Published: September 10, 2019
DENVER, PENN. — Dan Morphy, president of Morphy Auctions, has announced a new addition to the company’s roster of expert consultants. Prominent Pennsylvania Americana dealer Kelly Kinzle has been appointed to help launch and supervise Morphy’s new Americana, folk art and American decorative arts division.
“Kelly and I have known each other for more than 20 years,” said Morphy. “His reputation and knowledge of all types of Americana and American decorative art is second to none. On top of that, he’s well versed in American fine art. There are very few in Kelly’s league. We feel so privileged that he agreed to join our team of consultants.”
Kinzle, who operates his own antiques business on the square in historic New Oxford, Penn., grew up in an atmosphere of antiques and auctions. Both his parents were antiques dealers who went on to establish America’s first stoneware auctions, under the business name Kinzle Galleries in Duncansville (metro Altoona), Penn. Kinzle learned the family business and later became a licensed auctioneer producing his own stoneware sales. Twenty years ago, Kinzle relocated to New Oxford to join his then-fiancee, now-wife, Paralee.
“I have never wanted to do anything except buy and sell antiques,” said Kinzle, who exhibits at the Winter Show, the New Hampshire Antiques Show, Philadelphia Antiques and Art Show, York Antiques Show and the Annual Delaware Antiques Show, among others. He is a member of the Antique Dealers of America, the New Hampshire Antiques Dealers Association and the Kentucky Rifle Association.
“Over the past 15 years, I’ve become even more focused on Americana,” Kinzle said. “When Dan approached me and asked if I would fine-tune the American decorative arts part of his business, a few conversations followed and we both decided it would work out very well.”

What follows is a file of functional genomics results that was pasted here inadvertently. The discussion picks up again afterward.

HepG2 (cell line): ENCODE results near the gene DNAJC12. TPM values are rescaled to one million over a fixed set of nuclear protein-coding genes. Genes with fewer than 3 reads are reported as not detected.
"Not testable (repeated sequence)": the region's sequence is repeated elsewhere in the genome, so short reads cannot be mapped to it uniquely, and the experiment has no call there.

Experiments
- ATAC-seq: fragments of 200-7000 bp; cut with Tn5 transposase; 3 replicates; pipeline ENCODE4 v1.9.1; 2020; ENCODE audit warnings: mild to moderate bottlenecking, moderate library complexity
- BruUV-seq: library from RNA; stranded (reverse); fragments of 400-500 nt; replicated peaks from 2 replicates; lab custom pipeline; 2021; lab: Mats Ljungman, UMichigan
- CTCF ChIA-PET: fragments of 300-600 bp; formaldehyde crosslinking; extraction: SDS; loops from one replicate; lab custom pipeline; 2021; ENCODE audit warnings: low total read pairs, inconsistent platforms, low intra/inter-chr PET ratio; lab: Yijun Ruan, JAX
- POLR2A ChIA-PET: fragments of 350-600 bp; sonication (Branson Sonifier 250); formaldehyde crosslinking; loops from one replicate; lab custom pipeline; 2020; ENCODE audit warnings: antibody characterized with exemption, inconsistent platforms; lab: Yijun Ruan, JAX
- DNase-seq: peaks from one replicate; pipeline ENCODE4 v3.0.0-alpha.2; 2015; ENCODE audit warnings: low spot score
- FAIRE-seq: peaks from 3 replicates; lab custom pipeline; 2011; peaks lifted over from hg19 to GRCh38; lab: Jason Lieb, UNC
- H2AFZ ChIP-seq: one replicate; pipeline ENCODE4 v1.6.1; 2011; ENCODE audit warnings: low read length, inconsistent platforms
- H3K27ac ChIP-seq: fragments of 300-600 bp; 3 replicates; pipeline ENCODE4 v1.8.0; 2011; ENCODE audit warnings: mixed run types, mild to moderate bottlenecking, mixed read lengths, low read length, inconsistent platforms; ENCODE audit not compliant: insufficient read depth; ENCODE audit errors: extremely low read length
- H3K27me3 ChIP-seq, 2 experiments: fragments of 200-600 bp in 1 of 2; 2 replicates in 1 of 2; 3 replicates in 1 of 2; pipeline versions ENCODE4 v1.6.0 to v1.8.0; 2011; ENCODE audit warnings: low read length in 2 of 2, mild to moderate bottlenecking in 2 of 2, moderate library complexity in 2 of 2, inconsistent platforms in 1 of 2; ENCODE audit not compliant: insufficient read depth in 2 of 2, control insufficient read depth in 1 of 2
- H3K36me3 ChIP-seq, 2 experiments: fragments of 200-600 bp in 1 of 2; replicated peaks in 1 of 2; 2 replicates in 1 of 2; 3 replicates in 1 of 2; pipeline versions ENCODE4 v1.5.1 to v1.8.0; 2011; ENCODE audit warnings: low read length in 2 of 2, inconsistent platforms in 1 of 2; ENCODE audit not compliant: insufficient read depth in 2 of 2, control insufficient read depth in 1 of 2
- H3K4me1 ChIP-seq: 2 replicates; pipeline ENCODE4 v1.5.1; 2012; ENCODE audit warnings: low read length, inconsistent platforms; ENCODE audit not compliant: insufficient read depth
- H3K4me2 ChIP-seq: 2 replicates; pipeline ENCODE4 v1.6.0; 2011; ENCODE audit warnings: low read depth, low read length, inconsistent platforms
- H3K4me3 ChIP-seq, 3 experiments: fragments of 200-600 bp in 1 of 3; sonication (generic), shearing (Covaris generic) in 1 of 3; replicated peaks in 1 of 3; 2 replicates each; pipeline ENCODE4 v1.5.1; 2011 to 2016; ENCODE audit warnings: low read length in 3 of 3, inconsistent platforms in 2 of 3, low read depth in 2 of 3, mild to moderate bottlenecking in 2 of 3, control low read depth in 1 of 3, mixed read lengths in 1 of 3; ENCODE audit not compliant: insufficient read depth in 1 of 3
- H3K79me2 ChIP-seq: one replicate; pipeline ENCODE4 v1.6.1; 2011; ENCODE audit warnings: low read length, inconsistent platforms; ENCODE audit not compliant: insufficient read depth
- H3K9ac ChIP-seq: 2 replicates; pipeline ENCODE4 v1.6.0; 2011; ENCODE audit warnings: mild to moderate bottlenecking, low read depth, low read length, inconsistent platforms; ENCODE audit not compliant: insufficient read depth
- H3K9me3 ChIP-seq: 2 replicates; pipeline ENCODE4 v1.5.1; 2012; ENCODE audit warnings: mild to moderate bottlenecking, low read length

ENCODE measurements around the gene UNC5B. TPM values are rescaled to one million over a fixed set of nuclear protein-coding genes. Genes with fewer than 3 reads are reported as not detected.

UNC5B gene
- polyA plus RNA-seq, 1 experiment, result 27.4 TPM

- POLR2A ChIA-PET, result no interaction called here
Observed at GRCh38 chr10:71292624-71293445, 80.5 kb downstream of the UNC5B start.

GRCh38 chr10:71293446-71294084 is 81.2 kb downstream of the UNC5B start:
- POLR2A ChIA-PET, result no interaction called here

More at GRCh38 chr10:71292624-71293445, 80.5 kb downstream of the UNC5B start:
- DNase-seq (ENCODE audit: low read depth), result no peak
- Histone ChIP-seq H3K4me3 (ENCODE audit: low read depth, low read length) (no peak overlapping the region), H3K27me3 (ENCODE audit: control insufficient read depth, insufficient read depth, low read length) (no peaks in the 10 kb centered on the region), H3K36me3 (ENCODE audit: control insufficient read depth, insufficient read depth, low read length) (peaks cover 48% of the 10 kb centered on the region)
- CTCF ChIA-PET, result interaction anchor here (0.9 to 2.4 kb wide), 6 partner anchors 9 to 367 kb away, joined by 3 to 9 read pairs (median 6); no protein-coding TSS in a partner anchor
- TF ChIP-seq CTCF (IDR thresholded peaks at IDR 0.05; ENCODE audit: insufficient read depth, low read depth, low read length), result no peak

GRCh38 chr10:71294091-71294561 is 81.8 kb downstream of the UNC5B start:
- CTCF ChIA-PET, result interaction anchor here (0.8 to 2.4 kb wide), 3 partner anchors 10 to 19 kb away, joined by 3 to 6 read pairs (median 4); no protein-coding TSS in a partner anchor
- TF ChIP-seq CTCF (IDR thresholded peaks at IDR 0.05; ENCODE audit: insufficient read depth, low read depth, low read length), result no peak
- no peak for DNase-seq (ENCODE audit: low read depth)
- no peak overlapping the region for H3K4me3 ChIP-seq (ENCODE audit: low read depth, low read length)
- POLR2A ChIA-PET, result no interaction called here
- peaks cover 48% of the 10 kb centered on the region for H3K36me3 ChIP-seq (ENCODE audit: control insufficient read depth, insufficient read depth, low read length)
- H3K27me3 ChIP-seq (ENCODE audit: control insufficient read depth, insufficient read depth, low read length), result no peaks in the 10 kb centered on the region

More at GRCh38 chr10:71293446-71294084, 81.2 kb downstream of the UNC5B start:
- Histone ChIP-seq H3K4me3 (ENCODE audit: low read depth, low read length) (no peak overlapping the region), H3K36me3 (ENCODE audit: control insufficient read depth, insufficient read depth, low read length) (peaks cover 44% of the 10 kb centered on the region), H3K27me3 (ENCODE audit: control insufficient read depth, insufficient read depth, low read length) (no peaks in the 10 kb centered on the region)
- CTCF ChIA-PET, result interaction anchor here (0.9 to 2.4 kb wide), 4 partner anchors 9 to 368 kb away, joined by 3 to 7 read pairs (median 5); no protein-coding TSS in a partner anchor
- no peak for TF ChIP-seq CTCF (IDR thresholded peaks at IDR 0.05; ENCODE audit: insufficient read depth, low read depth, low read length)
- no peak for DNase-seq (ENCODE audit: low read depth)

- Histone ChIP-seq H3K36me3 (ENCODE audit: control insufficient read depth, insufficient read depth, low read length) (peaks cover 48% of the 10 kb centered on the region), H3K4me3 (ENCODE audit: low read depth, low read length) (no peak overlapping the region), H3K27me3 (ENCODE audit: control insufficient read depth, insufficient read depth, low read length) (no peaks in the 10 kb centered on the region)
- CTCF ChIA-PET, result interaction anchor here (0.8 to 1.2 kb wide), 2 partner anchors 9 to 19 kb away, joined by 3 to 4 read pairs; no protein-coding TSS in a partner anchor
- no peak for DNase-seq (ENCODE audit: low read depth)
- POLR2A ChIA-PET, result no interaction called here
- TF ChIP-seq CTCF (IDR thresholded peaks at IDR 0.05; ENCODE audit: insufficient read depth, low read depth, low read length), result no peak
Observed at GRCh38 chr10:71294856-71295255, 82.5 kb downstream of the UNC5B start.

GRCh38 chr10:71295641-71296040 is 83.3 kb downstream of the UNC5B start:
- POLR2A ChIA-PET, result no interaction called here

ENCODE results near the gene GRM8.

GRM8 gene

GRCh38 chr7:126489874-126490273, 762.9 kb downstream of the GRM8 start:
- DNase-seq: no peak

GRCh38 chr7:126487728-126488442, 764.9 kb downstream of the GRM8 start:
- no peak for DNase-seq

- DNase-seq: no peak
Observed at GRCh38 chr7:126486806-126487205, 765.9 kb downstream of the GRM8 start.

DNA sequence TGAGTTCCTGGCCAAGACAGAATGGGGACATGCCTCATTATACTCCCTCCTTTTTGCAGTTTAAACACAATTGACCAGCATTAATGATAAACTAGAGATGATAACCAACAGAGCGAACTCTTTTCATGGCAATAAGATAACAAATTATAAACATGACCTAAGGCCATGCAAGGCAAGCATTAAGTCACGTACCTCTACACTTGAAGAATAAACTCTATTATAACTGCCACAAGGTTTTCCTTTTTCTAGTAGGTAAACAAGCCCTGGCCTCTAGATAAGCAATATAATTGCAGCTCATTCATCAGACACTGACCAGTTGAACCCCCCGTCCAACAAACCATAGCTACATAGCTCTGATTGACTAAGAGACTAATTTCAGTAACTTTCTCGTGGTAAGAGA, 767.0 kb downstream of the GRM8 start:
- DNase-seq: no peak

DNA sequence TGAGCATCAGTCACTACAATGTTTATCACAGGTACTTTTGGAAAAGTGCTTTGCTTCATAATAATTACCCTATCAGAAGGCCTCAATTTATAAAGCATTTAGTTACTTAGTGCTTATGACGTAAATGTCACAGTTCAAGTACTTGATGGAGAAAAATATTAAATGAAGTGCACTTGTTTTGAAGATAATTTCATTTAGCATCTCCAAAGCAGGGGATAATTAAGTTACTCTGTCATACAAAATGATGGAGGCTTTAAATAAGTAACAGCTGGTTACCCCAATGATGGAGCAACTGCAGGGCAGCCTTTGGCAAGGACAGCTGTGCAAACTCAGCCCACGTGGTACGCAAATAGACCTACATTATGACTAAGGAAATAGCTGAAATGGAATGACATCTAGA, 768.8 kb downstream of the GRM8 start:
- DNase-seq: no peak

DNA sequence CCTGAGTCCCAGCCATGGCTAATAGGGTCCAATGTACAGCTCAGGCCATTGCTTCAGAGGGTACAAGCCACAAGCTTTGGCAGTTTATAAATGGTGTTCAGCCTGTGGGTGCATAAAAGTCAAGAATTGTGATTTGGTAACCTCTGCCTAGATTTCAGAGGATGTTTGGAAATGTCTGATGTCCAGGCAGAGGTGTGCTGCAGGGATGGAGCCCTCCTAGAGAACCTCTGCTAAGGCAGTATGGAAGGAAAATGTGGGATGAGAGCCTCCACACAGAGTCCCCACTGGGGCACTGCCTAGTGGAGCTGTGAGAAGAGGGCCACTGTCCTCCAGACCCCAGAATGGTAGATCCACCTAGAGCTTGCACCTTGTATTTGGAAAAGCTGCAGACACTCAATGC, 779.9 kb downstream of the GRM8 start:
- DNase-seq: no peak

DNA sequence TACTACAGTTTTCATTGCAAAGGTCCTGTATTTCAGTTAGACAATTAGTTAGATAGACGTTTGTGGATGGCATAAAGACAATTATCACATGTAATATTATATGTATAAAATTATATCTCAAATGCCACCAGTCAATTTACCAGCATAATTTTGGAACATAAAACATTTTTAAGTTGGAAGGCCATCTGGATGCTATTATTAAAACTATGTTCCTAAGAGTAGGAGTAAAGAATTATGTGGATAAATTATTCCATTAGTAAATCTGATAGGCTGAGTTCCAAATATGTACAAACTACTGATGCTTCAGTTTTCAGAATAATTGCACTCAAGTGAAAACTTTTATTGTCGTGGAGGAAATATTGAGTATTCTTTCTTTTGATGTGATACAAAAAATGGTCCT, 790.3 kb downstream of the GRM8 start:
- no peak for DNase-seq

From those conversations, Kinzle and Morphy found that they were in total agreement about the value an Americana division would add to Morphy’s status as a full-service auction house.
“Dan and I both felt that there was a need in the marketplace for an auction house like Morphy’s, with its outstanding marketing and promotional team and superior customer service both on the consignor side and the buyer side, to open a division dedicated to Americana and American fine and decorative art,” Kinzle said. “This new division will create an exciting opportunity for top-tier Americana outside of New York. I’m extremely pleased to be working with Dan and his outstanding team.
“Among auction houses, Morphy’s is unique. They are committed to finding fresh-to-the-market collections and they have an infrastructure in place that runs like clockwork, from one sale to the next. They create a marketing plan and produce a hardbound catalog for all of their auctions — every auction is important to them. Also, there’s always a four-week preview time at the gallery and online, which maximizes the exposure of merchandise and increases the number of bidder sign-ups.”
Kinzle’s first project at Morphy’s is the curation and cataloging of “The Susquehanna Collection,” so named because it was sourced in Pennsylvania’s Susquehanna region. The core of the collection originally belonged to Joe Kindig Jr and passed by descent through the Kindig family before being acquired by the consignor.
“Most of the collection consists of Eighteenth Century and some early Nineteenth Century Pennsylvania items. There are around 50 early long rifles and 100 pieces of outstanding early furniture,” Kinzle said. “It’s a very nice collection whose contents have not been seen in the marketplace for decades.”
Kinzle, who maintains a busy schedule with his gallery and exhibiting at antiques shows throughout the United States, said he will continue dealing in much the same fashion. “As of now, we don’t think my business will change much,” he told Antiques and The Arts Weekly. “We will still be buying and selling, keeping the shop and the shows. Although doing less shows might not be a bad idea.
“We look forward to adding this to our schedule. There are some great collections that have been out of the marketplace for a long time that we look forward to promoting.”
The Susquehanna Collection will be auctioned in the second or third week of January, with no reserve on any of the items.
For additional information or to discuss a future consignment, call Morphy Auctions at 877-968-8880 or email firstname.lastname@example.org. Online: www.morphyauctions.com.
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